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Published on : Friday, April 1, 2016
Network Rail is reminding passengers that the Hope Valley Line running between Sheffield and Manchester will be closed from Ashburys to Romiley and Marple Wharf Junction to New Mills Central between 2 and 10 April 2016.The section of line will be closed for nine days while work takes place on the iconic Reddish viaduct so trains can continue to use if for the next 100 years.
The renovation of the historic structure forms part of Network Rail’s £40bn Railway Upgrade Plan to build a better, safer, more reliable railway for Britain.Network Rail’s engineers, the ‘orange army’, has been carrying out foundation works for a number of weeks on the Grade II listed 19th century-built structure in preparation for the main body of work in April, which starts tomorrow .
The orange army will be working around the clock while the line is closed to trains. This will allow engineers to completely remove the railway track and ballast – the foundation stones which supports the tracks – and place a special waterproof system with new drainage along the viaduct before relaying the track ready for trains on the Monday morning.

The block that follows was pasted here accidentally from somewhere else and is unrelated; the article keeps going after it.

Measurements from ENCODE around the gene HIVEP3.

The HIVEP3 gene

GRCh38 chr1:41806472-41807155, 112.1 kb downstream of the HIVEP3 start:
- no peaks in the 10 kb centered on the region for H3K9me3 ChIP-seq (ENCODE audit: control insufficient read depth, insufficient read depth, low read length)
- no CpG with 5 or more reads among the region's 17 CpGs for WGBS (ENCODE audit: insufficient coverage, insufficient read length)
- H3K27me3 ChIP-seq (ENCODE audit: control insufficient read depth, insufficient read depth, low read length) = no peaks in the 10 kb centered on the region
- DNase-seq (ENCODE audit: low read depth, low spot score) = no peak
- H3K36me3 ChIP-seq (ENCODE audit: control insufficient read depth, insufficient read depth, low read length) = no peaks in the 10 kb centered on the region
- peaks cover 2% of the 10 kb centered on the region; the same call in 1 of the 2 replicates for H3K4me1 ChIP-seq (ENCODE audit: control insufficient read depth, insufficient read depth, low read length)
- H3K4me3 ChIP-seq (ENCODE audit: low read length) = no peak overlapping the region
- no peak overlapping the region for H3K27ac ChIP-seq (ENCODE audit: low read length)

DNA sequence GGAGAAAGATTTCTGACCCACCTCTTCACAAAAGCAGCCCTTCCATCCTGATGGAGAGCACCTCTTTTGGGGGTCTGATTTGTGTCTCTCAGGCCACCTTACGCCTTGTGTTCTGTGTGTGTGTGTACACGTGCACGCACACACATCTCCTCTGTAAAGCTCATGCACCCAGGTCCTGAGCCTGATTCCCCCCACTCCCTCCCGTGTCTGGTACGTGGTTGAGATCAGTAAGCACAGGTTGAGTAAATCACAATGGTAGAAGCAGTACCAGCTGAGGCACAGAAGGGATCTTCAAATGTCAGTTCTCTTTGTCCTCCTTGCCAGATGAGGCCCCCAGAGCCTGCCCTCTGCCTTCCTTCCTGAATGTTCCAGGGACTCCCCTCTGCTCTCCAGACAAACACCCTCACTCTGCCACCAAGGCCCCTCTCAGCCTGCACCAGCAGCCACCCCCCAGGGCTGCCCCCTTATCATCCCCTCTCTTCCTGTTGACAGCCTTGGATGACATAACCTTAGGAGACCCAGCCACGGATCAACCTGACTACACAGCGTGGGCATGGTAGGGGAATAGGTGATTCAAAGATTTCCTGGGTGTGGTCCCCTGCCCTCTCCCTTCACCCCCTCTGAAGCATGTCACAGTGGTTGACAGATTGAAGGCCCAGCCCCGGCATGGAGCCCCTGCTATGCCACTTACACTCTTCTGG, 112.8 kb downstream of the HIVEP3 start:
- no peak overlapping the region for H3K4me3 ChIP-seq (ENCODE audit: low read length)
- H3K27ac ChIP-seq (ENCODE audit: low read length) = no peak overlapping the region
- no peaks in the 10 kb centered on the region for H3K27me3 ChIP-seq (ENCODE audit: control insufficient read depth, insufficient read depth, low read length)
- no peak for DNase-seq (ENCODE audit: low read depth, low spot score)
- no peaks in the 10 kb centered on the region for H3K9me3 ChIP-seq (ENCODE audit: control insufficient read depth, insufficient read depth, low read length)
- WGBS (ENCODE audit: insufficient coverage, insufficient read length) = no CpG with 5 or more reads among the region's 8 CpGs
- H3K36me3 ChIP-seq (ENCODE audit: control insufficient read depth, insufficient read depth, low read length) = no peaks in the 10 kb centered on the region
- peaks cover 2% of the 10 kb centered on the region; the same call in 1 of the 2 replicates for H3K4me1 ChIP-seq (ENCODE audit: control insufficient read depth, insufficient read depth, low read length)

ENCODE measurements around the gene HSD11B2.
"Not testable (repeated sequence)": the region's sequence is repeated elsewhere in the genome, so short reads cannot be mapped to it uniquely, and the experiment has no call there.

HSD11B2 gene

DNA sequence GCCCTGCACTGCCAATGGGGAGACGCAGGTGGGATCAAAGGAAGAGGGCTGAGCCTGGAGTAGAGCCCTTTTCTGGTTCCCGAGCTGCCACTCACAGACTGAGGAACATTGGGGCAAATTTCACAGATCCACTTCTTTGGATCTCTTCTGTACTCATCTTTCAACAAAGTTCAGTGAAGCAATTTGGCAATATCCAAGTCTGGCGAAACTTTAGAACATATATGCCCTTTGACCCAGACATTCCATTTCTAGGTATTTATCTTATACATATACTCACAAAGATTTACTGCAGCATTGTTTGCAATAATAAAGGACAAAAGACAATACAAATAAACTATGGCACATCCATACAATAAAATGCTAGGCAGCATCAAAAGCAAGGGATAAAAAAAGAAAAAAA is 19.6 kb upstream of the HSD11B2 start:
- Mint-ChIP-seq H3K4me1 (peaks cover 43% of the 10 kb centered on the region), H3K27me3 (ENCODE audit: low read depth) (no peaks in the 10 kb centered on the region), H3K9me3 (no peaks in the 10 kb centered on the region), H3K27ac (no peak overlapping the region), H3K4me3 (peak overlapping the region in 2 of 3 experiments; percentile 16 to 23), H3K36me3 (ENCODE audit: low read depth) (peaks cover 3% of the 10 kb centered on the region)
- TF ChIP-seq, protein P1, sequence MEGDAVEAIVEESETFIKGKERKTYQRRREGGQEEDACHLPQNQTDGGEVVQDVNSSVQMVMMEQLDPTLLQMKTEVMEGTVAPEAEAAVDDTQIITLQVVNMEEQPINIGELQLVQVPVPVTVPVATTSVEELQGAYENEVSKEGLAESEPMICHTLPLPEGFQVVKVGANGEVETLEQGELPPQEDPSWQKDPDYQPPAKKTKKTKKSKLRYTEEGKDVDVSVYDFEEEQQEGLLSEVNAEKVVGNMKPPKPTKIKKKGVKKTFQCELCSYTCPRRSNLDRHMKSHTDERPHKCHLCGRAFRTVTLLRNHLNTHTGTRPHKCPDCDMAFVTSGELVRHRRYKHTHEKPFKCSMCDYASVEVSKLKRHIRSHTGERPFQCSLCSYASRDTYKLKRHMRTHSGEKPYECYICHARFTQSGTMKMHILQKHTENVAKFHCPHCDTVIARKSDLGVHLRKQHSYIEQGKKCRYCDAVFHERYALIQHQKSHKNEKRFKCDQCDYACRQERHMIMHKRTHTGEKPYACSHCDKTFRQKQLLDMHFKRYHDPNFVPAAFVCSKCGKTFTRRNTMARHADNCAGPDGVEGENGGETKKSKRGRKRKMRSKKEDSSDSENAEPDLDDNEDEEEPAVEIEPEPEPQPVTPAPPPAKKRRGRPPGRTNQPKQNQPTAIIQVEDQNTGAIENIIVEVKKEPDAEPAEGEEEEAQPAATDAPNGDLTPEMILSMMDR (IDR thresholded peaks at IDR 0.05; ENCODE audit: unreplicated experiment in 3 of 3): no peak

In addition the scheme will repair and stabilise the main supporting columns on each of the four corners of the viaduct to strengthen and protect the structure for many years to come.
Mark Ashton, Network Rail’s scheme project manager, said: “The Reddish viaduct is stunning and the essential work we are doing should mean that it will remain that way for another century.
“Closing the line for nine days maximises the work we can do, cuts down on disruption to passengers and is a much more efficient way of working, saving significant amounts of taxpayers’ money.
“I appreciate there will be some disruption as a result of this work and I’d like to thank passengers for their patience while we carry out this investment to provide a better railway.”
Network Rail has been working closely with Northern Rail which operates services on the affected lines. Where possible train services are being diverted and rail replacement services are replacing some services.
Alex Hynes, Managing Director for Northern Rail, said: “Investment in infrastructure helps contribute to a real improvement in performance and reliability for our customers on this line of route. Future-proofing the railway helps create more travel opportunities for communities in the long term and helps deliver even more of our customers to and from cities like Manchester and Sheffield.”
The 16 span viaduct was built in 1875 and carries the rail line over the River Tame and Reddish Vale Country Park. A local legend states that during construction a local witch cursed the viaduct and anyone who counted the number of arches